Sunday, February 25, 2007

Larry Ellison

Lawrence J. Ellison was born in the Bronx, New York. At nine months, he contracted pneumonia, and his unmarried 19 year-old mother gave him to her great aunt and uncle to raise. Lawrence was raised in a two-bedroom apartment on the South Side of Chicago. Until he was twelve years old he did not know that he was adopted. His great uncle and adoptive father had lost his real estate business in the Great Depression and made a modest living as an auditor for the public housing authority. As a boy, Larry Ellison showed an independent, rebellious streak and often clashed with his adoptive father. He showed a strong aptitude for math and science, and was named science student of the year at the University of Illinois. During the final exams in his second year, Ellison's adoptive mother die, and he dropped out of school. He enrolled at the University of Chicago the following fall, but dropped out after the first semester. his father was now convinced he would never make anything of himself, but Ellison had learned the rudiments of computer programming in Chicago and took this skill with him to Berkeley, California, arriving with just enough money for fast food and a few tanks of gas.

For the next eight years he bounced from job to job, working as a technician for Fireman's Fund, Wells Fargo bank and began working as a programmer with large databases at Ampex. At Ampex he built a large database for the CIA, code name: Oracle.

Larry Ellison Biography Photo
In 1977, Ellison and his former supervisor from Ampex, Robert Miner, founded Software Development Labs. They supported themselves by consulting for an assortment of corporate clients, when Ellison read a paper called "A Relational Model of Data for Large Shared Data Banks" by E. F Codd, describing a concept Codd had developed at IBM. IBM had seen no commercial potential in the concept of a Structured Query Language (SQL), but Ellison and his partner did. They created a database program compatible with both mainframe and desktop computer systems, renamed their company Oracle, and found their first customers for the database program, Wright Patterson Air Force Base and the CIA. In 1980, Oracle had only eight employees, and revenues were less than $1 million, but the following year, IBM itself adopted Oracle's SQL for its mainframe systems and for the next seven years, Oracle's sales doubled every year. The million dollar company was becoming a billion dollar company.

Oracle went public in 1986, raising $31.5 million with its initial public offering, but the firm's zealous young staff for the rapidly expanding firm habitually overstated revenues, and in 1990 the company posted its first losses. Oracle's market capitalization fell by 80 percent and the company appeared to be on the verge of bankruptcy. Ellison bit the bullet and replaced much of the original senior staff with more experienced managers. For the first time, he delegated the management side of the business to professionals, and channeled his own energies into product development. The newest version of the database program was a solid success and in only two years the company's stock had regained much of its previous value.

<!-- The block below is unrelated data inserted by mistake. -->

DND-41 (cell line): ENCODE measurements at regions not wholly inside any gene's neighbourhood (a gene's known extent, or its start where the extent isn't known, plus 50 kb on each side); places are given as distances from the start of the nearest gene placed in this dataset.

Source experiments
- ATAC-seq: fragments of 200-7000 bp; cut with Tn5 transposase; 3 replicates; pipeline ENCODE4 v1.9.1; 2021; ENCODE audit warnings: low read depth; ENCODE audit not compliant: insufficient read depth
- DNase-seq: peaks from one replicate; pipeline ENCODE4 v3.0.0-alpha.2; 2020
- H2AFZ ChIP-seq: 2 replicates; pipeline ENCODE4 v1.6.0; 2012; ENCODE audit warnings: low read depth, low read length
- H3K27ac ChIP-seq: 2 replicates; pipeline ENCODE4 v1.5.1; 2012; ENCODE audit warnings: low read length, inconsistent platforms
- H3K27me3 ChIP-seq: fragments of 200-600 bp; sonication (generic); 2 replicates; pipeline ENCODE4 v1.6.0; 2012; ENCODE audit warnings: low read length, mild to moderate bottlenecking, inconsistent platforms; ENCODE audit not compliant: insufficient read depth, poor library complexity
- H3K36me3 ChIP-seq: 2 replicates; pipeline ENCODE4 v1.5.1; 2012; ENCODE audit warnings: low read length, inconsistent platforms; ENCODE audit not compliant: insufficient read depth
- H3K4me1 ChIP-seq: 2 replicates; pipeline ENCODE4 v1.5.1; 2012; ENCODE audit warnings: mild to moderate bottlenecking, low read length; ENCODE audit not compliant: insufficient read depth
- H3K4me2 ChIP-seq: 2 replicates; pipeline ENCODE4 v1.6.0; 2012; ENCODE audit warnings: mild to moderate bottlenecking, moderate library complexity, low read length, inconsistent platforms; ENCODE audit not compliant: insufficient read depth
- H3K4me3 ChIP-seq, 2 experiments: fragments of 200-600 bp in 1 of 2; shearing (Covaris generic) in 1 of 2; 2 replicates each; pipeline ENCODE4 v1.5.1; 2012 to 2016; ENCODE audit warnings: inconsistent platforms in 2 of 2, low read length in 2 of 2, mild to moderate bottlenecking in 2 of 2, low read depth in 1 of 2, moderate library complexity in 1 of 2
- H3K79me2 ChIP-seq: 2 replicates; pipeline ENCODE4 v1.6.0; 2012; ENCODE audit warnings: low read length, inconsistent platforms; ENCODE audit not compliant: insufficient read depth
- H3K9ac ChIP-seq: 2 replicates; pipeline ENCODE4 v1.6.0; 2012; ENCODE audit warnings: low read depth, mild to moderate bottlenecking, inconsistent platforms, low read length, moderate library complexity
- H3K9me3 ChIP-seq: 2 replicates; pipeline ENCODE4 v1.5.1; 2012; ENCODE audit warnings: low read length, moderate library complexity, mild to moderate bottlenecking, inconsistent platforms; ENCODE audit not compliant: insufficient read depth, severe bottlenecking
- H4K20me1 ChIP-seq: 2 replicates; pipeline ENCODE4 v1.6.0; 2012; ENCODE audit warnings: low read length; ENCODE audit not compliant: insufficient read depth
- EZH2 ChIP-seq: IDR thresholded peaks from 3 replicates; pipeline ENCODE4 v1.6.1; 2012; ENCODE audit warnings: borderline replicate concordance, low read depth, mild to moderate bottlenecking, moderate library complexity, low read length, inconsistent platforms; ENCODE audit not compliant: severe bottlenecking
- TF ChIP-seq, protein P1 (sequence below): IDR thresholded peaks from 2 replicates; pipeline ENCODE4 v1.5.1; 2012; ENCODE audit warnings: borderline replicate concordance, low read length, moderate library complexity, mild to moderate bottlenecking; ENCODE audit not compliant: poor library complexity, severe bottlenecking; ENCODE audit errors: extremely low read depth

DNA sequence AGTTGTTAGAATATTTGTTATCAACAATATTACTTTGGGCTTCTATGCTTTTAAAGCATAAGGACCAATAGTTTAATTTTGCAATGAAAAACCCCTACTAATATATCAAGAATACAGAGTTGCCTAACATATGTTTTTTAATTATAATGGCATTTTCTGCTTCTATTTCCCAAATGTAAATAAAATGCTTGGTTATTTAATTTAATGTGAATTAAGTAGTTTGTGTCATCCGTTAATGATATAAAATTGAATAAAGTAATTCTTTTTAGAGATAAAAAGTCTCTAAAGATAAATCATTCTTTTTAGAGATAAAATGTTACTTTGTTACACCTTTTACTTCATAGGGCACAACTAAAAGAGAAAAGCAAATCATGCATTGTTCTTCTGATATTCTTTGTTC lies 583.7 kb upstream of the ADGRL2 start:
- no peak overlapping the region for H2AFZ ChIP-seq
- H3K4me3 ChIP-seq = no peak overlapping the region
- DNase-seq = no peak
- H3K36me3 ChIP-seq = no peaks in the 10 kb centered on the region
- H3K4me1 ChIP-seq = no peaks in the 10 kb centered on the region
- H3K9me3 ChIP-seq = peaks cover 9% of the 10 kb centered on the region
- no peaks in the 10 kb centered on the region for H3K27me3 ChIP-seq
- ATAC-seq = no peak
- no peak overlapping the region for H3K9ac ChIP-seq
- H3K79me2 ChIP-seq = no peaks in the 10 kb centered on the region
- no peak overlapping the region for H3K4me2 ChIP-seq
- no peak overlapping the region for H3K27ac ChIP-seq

Even as Oracle's fortunes rose again, Ellison suffered a series of personal mishaps. Long an enthusiast of many sports and outdoor activities, in rapid succession Ellison suffered serious injuries while body surfing and mountain biking. Ellison survived major surgery, and continued to race his 78-foot yacht and practice aerobatics in his private jet.

Oracle's fortunes continued to rise throughout the 1990s. America's banks, airlines, automobile companies and retail giants all depend on Oracle's database programs. Oracle has benefited hugely from the growth of electronic commerce; its net profits increased by 76 percent in a single quarter of the year 2000. As the stocks of other high tech companies fluctuated wildly, Oracle held its value, and its largest shareholder, founder and CEO Larry Ellison, had come very close to a long-cherished goal, surpassing Microsoft's Bill Gates to become the richest man in the world.

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